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Birds may stop singing in Laos, soon

It won’t be long before Laos stops hearing the friendly chirping of birds on their window sills. Or so it seems – going by the way they are being trapped in the most callous way by bird-trappers.
Laos has adequate laws in place to prevent the hunting and killing of animals or birds – a law nobody seems to fear or care about. Why is the death knell being sounded for the 700-odd bird species that see this country as their habitat – their home?
It is a fairly common sight to watch bird-trappers lay traps for – as this writer witnessed and documented to her astonishment – on a lazy Sunday morning in Vientiane.
Two men on a motorbike set the cruelest trap for birds. Carrying a long bamboo stick the duo set their eyes on birds in Nongbuathong Neua village. The birds once trapped are sold as food.
What is particularly infuriating is the ruthless manner in which the birds are trapped. Bamboo sticks smeared with glue are hooked to electricity poles, with the sound of humming birds being played to confuse the birds.

Sparrows are glued on top of a bamboo pole.

The sound tracks are changed depending on the specie that is being targeted. If the bird-catchers have set their hearts on Nokkachok (sparrow), the chirping that is played out is that of a sparrow.
This Sunday was reserved to reverse the fate of sparrows – that were meant to soar the skies, and not make it to food platters.
Ironically, it wasn’t the villagers that saved the sparrows – but dogs that alerted the birds with their incessant barking. They chased the men out of the area, alerting their human companions, but not before 20 sparrows had been trapped. For the bird catchers it was a small catch, but for the vanishing fauna – a massive loss.
The villagers have been worrying about the vanishing flora and fauna in the country and how unethical it is to trap birds and how long before the bird songs will fall silent?
One of the two men who were setting the traps for the birds told the Vientiane Times, sparrows are food for the locals.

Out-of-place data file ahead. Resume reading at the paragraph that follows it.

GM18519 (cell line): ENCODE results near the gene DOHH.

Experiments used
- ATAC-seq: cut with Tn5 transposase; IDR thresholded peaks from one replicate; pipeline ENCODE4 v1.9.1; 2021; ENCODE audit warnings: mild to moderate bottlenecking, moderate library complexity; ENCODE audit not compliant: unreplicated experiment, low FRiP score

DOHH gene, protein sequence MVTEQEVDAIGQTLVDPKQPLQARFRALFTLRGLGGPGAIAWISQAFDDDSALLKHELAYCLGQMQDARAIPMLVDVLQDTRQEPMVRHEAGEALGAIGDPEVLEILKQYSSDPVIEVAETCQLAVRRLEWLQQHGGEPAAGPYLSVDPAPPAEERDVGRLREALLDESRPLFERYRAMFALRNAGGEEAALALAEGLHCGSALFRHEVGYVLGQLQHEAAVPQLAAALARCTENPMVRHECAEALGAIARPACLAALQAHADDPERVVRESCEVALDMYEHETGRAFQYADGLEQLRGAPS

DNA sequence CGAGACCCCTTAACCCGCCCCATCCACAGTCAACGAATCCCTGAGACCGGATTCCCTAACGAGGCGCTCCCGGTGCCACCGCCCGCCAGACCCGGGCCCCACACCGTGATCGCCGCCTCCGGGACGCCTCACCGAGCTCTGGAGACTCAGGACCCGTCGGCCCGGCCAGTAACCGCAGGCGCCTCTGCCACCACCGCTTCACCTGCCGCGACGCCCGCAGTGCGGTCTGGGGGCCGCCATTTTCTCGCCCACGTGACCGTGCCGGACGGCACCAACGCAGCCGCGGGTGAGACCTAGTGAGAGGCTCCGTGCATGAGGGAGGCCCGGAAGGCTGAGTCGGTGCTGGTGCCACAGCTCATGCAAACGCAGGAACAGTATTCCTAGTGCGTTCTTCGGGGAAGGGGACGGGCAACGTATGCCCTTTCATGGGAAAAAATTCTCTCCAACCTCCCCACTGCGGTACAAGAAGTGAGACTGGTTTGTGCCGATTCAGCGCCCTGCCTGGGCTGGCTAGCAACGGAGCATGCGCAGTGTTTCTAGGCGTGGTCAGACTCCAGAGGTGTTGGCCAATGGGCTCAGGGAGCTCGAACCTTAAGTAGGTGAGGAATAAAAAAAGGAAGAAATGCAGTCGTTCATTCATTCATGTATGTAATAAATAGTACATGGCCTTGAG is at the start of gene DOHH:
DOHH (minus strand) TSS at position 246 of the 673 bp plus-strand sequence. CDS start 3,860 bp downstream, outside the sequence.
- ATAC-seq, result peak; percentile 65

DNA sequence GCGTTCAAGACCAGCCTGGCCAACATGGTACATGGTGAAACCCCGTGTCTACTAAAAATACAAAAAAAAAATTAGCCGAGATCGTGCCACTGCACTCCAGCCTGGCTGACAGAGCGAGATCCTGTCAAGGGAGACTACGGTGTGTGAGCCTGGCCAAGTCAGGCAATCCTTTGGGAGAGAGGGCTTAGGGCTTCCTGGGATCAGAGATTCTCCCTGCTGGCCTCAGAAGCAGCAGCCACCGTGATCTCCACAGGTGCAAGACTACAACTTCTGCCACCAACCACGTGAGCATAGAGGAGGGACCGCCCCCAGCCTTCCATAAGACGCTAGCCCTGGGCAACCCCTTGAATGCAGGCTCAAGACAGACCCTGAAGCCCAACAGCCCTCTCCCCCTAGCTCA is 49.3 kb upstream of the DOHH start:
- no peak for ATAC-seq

“Vientiane is home to several bird species. We used to trap parrots, which are expensive. Nokkachok (sparrow) is relatively cheap,” the bird-trapper said.
He said early morning is a good time to trap Nokkachok because trapping a flock of birds makes more financial sense.
The flock of birds meet much like humans would for a cup of coffee before they set out for their daily routines, the bird-trapper said eliciting laughter from the villagers.
He said more bird species are circling the Vientiane skylines than ever before because some people have released exotic species - caged in their homes - for fear of bird flu.
Enough reason for the bird-trappers to be happy – who cares about the 700 bird species, especially in the lower Mekong sub-region, that see it as their home?
Isn’t it time the government cracked the whip on those violating the laws and save birds?
The researchers in the field of animals including birds together with relevant bodies in Laos and foreign countries have recognised that Lao forests are homes for more than 700 bird species in the lower Mekong sub-region. 
Currently, Laos is a home to more than 8,100 kinds of flowers, 500 species of fish, 166 reptile and amphibian species and 247 mammal species including more than 100 large mammal species and 90 different kinds of bat.

By Phon Thikeo
(Latest Update June 27, 2017)

 

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